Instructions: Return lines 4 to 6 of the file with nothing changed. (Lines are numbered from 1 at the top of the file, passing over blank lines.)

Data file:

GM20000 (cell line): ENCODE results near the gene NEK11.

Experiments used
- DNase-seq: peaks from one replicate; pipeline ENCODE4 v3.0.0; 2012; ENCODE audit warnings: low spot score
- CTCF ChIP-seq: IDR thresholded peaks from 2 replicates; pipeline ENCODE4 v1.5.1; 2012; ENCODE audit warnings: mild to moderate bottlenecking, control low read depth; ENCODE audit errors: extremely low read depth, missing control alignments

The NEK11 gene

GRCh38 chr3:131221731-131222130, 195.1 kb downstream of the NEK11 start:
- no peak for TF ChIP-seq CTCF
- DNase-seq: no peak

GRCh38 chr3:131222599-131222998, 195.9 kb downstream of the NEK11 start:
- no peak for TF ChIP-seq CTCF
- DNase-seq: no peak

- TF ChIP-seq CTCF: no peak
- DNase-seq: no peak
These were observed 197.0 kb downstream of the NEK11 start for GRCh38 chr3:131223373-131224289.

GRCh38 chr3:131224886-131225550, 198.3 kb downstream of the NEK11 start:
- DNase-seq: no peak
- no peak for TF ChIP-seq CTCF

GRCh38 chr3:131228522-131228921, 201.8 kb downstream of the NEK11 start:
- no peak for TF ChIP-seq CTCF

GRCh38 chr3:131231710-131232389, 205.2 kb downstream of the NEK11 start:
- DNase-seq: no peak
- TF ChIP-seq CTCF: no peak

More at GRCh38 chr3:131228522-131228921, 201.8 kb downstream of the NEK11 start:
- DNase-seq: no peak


- CTCF ChIP-seq: IDR thresholded peaks from 2 replicates; pipeline ENCODE4 v1.5.1; 2012; ENCODE audit warnings: mild to moderate bottlenecking, control low read depth; ENCODE audit errors: extremely low read depth, missing control alignments

The NEK11 gene

GRCh38 chr3:131221731-131222130, 195.1 kb downstream of the NEK11 start: